Harold Pinter Theatre, London – until 18 June 2022
Forget the cold sadistic clotheshorse Villanelle from Killing Eve. Actually, forget all Jodie Comer’s screen awards. This extraordinary West End stage debut reveals not only strong vocal skill (something not universal in those best known onscreen) but an absolutely dazzling physical expressiveness and high-voltage emotional power. It feels as if she has been pulling houses to their feet for decades – utterly in charge in a mesmerising solo tour-de-force that never flags in 95 minutes. Vivid and vigorous, judged to a hair, and – for all the profound and shattered emotion of its climax – crackling with her native Liverpudlian wit, she is a phenomenon.
Moreover, Suzie Miller’s play is one of the most important we shall see this decade. It takes on the most troubling of gulfs: the abyss in our culture between legal systems and safeguards for the innocent, and the difficulty of successfully prosecuting rape in an age that licenses and celebrates the impetuous hook-up.
The legal term of the title translates as “At first sight”, meaning what seems believable to anyone witnessing it. Our heroine is a barrister, seven years in practice. Coming from working-class roots she revels in her sheer skill at the game of law. As the play opens Comer, against pale neat walls of case-files stretching to the roof, leaps on and off leatherbound tables in chambers and expresses, with gestures and imitations and wily wit, the professional delight of winning a case. It becomes clear that she is getting a name for defending men accused of sexual assault.
There are flashbacks to her beginnings, self-doubting amid the poshos in law school, visits to her office-cleaner Mum in Liverpool, but the focus is on her achievement now. Forget the nerdy corporate lawyers, she likes the hard human battles. Her glee draws you to her point of view for a while, arguing that even if the guy was guilty, it is just her lawyerly job to tell his story well. The law of course pivots, terrifyingly, on whether a man “believed” there was consent.
Then she has a happy hookup in the office with her colleague Julian, and after a successful dinner date takes him home, and they make love. But she is drunk. So drunk the sake gets to her and she vomits, feeling weak and dreadful. And he carries her back to bed, apparently caringly, but moments later the rape takes place. Comer’s skill is almost horrifying as without shedding a stitch she shows us how it was: held down, in pain, confused. In an extraordinary scene she throws on a dress from the spare room, unable to face him again, and runs out into real sluicing rain in a dark stage. The comforting tidy familiar walls of legal filing have vanished (Miriam Buether’s set as ever plays a key atmospheric role).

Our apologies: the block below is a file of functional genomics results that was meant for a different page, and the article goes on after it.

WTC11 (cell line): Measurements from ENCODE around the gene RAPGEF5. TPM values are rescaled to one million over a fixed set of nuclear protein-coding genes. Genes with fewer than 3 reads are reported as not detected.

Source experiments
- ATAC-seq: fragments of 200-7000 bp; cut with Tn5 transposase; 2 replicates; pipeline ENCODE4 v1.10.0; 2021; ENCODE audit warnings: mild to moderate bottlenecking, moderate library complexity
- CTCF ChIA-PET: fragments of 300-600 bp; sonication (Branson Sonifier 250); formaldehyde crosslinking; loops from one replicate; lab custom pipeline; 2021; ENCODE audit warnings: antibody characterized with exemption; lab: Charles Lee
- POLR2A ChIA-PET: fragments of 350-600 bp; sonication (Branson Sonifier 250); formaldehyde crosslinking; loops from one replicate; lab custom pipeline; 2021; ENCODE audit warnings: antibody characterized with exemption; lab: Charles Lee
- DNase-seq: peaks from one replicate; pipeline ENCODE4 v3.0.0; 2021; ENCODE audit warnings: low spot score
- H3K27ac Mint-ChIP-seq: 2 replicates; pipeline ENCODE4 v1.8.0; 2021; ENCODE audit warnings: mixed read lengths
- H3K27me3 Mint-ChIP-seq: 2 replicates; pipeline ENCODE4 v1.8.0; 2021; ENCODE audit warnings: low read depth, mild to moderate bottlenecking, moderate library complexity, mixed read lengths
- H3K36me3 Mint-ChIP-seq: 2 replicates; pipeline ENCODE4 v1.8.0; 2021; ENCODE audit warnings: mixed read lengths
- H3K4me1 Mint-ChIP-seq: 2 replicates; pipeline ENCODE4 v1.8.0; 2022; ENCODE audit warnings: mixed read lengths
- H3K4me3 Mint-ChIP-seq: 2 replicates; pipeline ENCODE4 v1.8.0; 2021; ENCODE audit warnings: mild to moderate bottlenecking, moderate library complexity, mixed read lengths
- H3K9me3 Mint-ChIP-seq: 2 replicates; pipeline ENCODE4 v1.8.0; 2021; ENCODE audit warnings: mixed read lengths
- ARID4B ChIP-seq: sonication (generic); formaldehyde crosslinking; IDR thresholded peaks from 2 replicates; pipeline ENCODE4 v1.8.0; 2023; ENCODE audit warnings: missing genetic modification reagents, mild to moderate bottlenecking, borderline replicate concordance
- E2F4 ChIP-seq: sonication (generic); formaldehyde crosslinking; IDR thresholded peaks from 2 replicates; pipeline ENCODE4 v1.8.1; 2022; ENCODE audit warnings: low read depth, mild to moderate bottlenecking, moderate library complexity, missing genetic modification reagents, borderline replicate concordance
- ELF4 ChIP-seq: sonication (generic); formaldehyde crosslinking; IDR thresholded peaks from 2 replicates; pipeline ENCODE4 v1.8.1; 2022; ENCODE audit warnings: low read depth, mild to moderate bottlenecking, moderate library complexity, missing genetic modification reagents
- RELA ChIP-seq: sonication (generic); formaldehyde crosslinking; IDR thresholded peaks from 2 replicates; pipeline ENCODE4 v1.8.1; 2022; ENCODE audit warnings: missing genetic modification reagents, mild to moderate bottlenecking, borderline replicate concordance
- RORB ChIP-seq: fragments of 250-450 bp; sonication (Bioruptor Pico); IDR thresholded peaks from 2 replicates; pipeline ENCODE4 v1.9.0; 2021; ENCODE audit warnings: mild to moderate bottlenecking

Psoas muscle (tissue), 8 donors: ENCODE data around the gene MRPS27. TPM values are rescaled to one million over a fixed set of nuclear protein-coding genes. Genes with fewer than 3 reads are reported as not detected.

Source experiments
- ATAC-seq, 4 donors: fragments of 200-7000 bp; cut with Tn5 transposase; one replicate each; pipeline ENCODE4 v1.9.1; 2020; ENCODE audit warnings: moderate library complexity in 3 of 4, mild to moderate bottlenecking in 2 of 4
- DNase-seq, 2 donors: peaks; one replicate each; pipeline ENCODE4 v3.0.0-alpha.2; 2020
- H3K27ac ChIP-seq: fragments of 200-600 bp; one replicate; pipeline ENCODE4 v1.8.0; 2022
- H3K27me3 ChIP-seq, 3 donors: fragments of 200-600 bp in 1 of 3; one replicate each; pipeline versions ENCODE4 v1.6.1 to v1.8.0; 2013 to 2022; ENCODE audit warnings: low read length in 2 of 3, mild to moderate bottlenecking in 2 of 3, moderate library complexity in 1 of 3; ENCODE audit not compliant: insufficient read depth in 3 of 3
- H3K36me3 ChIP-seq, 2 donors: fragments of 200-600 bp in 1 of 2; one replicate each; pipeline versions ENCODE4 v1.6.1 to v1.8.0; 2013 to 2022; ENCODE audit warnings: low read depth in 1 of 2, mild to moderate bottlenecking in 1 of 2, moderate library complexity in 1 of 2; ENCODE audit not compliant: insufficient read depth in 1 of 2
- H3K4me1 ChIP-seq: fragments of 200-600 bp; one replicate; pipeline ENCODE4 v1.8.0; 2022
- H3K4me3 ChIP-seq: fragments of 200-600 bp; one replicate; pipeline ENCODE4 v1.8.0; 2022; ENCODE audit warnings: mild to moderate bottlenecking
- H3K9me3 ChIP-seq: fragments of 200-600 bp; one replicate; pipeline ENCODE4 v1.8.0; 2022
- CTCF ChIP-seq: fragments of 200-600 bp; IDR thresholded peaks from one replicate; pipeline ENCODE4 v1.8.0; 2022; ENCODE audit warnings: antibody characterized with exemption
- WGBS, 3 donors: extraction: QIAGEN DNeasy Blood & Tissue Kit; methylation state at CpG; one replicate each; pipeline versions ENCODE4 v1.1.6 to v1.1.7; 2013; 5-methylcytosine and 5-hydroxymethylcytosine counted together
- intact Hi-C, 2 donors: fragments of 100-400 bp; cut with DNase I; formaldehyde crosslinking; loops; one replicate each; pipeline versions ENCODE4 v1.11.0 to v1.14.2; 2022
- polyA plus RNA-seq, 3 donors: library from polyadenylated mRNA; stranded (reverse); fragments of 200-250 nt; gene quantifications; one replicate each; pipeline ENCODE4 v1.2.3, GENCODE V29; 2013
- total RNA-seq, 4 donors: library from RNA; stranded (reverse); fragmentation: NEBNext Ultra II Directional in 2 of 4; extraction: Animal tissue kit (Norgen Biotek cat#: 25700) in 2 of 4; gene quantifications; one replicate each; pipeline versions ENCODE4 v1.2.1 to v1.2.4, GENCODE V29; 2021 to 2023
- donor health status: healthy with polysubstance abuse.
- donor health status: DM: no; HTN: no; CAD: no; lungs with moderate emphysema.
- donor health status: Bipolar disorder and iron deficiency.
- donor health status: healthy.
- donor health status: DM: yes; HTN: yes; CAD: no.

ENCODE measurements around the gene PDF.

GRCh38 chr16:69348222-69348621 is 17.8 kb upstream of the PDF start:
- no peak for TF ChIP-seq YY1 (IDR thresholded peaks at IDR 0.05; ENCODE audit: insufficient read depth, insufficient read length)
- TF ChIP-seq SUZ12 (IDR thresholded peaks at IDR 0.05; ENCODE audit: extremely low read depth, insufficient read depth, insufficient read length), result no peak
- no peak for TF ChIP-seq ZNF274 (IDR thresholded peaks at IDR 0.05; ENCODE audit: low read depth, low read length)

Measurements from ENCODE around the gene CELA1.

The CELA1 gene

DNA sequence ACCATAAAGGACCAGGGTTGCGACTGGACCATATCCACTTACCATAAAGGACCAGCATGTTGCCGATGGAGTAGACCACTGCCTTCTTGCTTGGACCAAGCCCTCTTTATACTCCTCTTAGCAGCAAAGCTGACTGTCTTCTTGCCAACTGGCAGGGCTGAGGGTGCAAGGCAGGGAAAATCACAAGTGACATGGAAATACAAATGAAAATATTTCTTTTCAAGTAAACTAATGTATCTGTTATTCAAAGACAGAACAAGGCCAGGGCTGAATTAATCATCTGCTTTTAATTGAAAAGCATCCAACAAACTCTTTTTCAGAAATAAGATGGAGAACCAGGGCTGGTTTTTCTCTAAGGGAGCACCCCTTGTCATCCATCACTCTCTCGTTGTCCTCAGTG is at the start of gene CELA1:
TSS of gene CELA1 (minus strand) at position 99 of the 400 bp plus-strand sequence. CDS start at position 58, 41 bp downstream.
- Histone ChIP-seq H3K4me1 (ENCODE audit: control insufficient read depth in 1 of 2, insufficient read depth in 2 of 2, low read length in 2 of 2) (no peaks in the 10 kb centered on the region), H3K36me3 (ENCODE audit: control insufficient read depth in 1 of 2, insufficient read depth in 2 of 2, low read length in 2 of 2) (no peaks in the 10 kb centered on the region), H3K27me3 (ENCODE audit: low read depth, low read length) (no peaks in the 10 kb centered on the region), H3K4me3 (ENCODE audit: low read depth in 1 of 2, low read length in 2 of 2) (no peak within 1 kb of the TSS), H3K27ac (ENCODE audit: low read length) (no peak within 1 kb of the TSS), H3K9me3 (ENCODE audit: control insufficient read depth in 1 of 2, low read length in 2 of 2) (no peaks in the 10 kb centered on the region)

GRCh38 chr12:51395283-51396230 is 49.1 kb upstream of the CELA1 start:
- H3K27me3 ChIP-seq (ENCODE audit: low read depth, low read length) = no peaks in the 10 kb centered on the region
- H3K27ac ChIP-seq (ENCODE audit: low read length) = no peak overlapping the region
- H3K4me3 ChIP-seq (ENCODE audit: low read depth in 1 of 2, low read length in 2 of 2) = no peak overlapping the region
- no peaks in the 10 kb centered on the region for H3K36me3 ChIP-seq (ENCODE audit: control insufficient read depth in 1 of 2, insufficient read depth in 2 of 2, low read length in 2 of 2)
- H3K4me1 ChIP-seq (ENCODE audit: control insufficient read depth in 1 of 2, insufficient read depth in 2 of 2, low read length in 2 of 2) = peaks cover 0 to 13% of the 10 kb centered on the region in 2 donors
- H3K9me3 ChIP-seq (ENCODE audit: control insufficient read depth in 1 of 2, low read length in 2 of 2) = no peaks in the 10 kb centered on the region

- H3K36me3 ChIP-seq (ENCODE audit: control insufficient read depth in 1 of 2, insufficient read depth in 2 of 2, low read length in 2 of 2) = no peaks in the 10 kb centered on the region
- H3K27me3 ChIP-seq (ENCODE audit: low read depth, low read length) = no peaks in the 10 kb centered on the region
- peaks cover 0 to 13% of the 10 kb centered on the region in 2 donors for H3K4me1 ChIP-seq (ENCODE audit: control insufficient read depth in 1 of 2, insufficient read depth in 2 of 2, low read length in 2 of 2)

We see the police interview, its tone, its uselessness, the horror of the fact that as she tells her pain and confusion the man is still asleep in her flat. Professional instinct tells her “this is a losing case”.
Above, words saying DAY 1 make us expect to spring, as a TV drama would, straight to the court. But then it rolls on to Day 782. Because in Britain now, that is about what victims have to expect. Two years of misery, self-reproach, awkwardness, reproof on behalf of Julian “who is a good guy, does a lot of pro bono”.
Finally in court, the scene of her old triumphs suddenly an unfamiliar lonely place, she is in the witness box. Intellectually she knows she is being “reeled in” by an artful defence counsel just as she once reeled them in. But “This is me. A system I devoted my life to is called upon, by me…”.
It fails. They often do. In cases like this we can only marvel at the courage women find to carry on. Both were drunk, both enthusiastically consensual partners on the same night… nobody else there, no marks of violence. So two years later that she must argue about every action, every body part’s position.
Philosophically, legally, she finds her professional voice again to argue – in a final coda more politically passionate than strictly dramatic – that something must change in such cases. Is this demand for detailed consistent recall by a harmed victim of two years before “really the litmus test of credibility?”
It is a remarkable and useful play. But what brings it to life is that truly astonishing performance. TV and film will line up to recruit Comer, but that wooden stage , sharing breath with a riveted silent throng in the dark, is where she belongs. She is astounding.
Box office http://www.atgtickets.com. To 18 June. You might JUST be lucky to get one